Comments

  • mcadwell
    8 months ago

    I’ve been able to solve the majority of “problems” but there is one I can’t figure out. I have pain in all the major joints, hands/feet, and lower back. I have to find an easier way to take my bedsheets off and put them back on.

    I have a head board and foot board. In the winter I use (in order) a fitted bottom sheet, top sheet, electric blanket and comforter, which is a lot of walking, bending and stretching to straighten out and tuck in those things.

    Those zipper fitted sheets are a moot point. I’ve thought about a duvet but I’d still have to tuck in the electric blanket and would need a top sheet between that and me so a duvet really won’t help (not to mention fiddling with taking off the cover for washing and then putting that back on). I’m really stuck here.

    Guess what I’m really asking for is ideas on easier ways to get them on the bed, so they’re even on both sides, and ways of tucking them in. I can’t afford a different bed frame at this time.

    If anyone has any ideas, I would be eternally grateful if you shared them. Thank you VERY MUCH!

  • Kelly Mack moderator author
    8 months ago

    Hi mcadwell, really good question and I wish I had some ideas for you. I gave up on being able to put sheets on the bed a long time ago. Before I met my husband and he took over this duty, I had someone help with cleaning and would ask them to do it for me. It just took too much energy for me. Feel free to ask on the Facebook page–maybe some other folks have some tips? Best, Kelly (RheumatoidArthritis.net Team)

  • RAWarrior
    3 years ago

    My favorite is my electric jar opener. I have many jar and bottle openers devices but the electric is the one I resort to when nothing else will work! It mounts under an upper kitchen cabinet.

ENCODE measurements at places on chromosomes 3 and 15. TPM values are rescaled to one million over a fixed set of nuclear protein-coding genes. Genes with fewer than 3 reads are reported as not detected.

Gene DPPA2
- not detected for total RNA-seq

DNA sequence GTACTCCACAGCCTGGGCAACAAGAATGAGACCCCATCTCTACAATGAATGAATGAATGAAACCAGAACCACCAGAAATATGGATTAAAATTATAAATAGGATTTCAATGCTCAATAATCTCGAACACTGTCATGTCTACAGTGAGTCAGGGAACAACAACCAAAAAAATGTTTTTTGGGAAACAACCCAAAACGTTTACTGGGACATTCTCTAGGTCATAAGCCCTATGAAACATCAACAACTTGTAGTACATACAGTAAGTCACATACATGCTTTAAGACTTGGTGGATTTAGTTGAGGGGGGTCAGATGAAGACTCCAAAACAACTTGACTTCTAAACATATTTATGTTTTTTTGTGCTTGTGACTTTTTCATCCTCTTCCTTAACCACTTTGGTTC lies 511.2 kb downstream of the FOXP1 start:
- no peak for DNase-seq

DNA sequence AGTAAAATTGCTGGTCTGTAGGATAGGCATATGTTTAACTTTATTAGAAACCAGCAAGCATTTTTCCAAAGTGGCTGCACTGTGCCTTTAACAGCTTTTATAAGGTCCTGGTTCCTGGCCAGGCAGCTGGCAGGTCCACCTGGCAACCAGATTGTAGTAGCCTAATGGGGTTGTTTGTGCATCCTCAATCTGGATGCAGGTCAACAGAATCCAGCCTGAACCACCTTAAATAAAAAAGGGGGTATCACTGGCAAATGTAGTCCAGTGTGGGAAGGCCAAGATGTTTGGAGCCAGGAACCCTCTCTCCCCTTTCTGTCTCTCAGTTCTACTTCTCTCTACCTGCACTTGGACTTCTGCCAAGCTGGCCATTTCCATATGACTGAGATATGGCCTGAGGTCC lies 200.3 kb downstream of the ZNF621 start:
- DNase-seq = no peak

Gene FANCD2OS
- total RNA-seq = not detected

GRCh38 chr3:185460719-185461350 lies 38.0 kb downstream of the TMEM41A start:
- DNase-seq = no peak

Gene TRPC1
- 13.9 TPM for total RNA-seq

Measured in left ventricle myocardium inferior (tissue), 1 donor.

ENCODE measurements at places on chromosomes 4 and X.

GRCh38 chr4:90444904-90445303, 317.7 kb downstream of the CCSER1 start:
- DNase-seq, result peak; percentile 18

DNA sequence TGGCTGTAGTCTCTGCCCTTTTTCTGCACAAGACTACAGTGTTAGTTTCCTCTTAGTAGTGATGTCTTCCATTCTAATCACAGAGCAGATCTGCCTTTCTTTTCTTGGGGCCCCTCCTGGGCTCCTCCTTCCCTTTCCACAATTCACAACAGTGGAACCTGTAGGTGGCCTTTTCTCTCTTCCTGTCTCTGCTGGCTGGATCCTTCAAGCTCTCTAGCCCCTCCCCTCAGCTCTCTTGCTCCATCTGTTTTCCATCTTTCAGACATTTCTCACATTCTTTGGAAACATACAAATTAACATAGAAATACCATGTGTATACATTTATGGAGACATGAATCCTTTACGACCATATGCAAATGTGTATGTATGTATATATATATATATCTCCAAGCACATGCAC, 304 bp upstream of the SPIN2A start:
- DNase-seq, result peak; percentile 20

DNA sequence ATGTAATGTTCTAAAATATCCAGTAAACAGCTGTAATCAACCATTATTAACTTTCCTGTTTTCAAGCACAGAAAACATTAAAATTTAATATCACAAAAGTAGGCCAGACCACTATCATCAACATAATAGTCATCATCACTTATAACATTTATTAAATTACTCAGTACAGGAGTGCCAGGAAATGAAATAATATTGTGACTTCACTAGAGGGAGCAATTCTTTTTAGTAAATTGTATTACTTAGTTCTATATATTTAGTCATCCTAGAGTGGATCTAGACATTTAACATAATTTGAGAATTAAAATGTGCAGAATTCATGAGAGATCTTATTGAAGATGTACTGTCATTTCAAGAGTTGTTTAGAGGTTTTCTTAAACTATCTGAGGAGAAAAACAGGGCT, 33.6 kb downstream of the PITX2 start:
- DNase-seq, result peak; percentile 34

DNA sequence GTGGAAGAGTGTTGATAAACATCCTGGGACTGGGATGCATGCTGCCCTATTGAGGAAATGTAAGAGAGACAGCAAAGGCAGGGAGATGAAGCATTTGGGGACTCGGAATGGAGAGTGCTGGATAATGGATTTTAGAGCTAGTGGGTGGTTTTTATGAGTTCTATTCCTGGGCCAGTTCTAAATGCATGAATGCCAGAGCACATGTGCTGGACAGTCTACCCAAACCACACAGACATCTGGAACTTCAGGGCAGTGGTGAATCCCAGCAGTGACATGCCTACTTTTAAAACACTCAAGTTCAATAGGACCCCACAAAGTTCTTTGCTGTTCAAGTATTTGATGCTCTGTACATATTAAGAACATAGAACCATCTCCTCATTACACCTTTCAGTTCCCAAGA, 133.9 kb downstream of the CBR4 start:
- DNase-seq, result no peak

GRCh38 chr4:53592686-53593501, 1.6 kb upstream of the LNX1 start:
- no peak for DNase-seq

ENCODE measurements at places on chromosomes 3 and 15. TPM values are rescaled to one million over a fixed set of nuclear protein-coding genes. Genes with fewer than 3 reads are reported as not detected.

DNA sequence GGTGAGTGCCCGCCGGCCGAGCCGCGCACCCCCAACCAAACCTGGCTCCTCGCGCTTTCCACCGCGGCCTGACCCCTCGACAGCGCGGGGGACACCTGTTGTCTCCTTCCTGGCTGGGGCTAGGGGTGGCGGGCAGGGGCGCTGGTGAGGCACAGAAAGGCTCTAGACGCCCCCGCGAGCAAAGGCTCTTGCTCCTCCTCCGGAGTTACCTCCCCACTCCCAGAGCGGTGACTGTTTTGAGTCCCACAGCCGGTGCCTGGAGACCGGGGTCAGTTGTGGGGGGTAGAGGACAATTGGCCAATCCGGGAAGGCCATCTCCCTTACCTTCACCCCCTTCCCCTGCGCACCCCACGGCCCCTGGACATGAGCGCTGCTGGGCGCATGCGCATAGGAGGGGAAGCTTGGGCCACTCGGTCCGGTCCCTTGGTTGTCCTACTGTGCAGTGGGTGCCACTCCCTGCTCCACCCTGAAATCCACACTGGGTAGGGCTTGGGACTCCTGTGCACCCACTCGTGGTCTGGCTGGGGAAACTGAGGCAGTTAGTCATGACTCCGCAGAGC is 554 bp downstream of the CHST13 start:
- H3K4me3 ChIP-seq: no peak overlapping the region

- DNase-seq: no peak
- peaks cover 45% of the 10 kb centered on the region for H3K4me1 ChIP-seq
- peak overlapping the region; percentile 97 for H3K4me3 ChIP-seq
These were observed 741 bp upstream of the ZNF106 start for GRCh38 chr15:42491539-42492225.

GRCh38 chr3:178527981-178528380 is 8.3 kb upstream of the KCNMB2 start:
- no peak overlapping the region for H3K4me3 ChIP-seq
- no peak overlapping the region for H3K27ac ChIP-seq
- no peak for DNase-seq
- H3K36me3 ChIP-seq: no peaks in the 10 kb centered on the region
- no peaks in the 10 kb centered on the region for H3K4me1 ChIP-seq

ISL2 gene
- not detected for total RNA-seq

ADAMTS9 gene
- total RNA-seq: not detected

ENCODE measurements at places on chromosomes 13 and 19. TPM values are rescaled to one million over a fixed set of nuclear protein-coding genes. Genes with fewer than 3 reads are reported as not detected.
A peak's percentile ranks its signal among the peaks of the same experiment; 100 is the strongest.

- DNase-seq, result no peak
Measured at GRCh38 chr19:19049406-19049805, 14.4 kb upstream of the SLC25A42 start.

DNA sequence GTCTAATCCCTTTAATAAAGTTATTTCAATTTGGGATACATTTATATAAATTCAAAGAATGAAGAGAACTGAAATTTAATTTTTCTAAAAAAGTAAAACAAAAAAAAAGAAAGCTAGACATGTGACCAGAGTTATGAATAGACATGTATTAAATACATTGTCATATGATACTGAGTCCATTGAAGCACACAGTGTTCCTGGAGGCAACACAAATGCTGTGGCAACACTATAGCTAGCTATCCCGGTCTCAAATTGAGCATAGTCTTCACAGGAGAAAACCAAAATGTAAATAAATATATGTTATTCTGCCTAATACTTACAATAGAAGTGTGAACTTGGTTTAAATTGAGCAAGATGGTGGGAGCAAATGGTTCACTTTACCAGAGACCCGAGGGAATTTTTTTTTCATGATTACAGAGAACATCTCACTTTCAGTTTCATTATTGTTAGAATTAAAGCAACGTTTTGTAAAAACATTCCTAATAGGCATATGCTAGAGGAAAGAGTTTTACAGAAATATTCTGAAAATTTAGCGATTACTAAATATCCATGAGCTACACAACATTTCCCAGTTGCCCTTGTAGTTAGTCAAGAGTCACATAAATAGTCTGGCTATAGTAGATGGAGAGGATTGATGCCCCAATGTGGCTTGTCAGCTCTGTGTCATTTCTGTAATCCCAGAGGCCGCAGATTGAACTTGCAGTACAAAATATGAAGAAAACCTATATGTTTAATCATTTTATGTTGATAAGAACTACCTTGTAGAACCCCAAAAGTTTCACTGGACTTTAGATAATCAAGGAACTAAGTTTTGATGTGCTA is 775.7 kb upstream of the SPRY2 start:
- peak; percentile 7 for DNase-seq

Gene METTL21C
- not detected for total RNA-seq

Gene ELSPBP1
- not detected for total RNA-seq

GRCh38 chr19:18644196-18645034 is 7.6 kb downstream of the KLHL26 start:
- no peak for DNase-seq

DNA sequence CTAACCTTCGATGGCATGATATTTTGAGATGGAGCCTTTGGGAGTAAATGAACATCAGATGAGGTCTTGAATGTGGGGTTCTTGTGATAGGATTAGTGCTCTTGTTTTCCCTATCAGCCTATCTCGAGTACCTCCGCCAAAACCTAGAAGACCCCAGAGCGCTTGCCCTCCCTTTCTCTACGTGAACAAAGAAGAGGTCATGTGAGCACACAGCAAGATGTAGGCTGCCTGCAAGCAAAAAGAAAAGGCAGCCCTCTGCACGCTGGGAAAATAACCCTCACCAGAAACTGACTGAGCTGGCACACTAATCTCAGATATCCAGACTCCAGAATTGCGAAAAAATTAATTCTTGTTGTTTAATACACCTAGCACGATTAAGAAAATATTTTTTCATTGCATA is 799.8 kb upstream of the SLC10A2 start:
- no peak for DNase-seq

My next favorite is having changed al the doorknobs in my house to levers. (I just wish all public restrooms had door handle and faucet levers.)

    I also want to say that Kelly – I wish you find a medication or combination of meds that helps you be more mobile without assistance. I was in your place a couple of decades ago and have now been in remission for 6+ years and able to walk 2 miles at a time – on Orencia. I wish the same for you!

  • Kelly Mack moderator author
    3 years ago

    Thanks for suggesting the electric jar opener! That’s a great tip. 🙂 I also love lever doorknobs and so appreciate them. Really glad that more places are using lever handles on doors and for faucet levers. Thanks so much for the well wishes–really appreciate your kind words. Hope your remission keeps going and that you continue to do well!

  • Luzille
    3 years ago

    I also use carts at stores but I don’t shop very much. On bad days I use riding cart at the grocery store, especially if I’ll be buying more than the 10 items or less.

    I like to use a stainless steel mug cup/mug with a handle. It helps to slip the mug over my hand and let that carry most of the weight.

    My husband made me a beautiful foot rest at just the perfect height for my work office. As a result I can elevate my feet as needed during the day.

  • Kelly Mack moderator author
    3 years ago

    Thanks Luzille! Some good tips there. I love that your husband got crafty in making you a foot rest. I am fortunate that my husband does those kinds of things for me too. 🙂

  • Richard Faust moderator
    3 years ago

    Thanks for the comment Luzille. Sounds like you have some good work-arounds. I appreciate your husband making assistance items. I try to do this for Kelly (full disclosure: I’m the author, Kelly Mack’s husband). Thought you might be interested in this article with tips from the community on chores and errands: https://rheumatoidarthritis.net/living/community-tips-chores-errands/. Best to you!

    Richard (RheumatoidArthritis.net Team)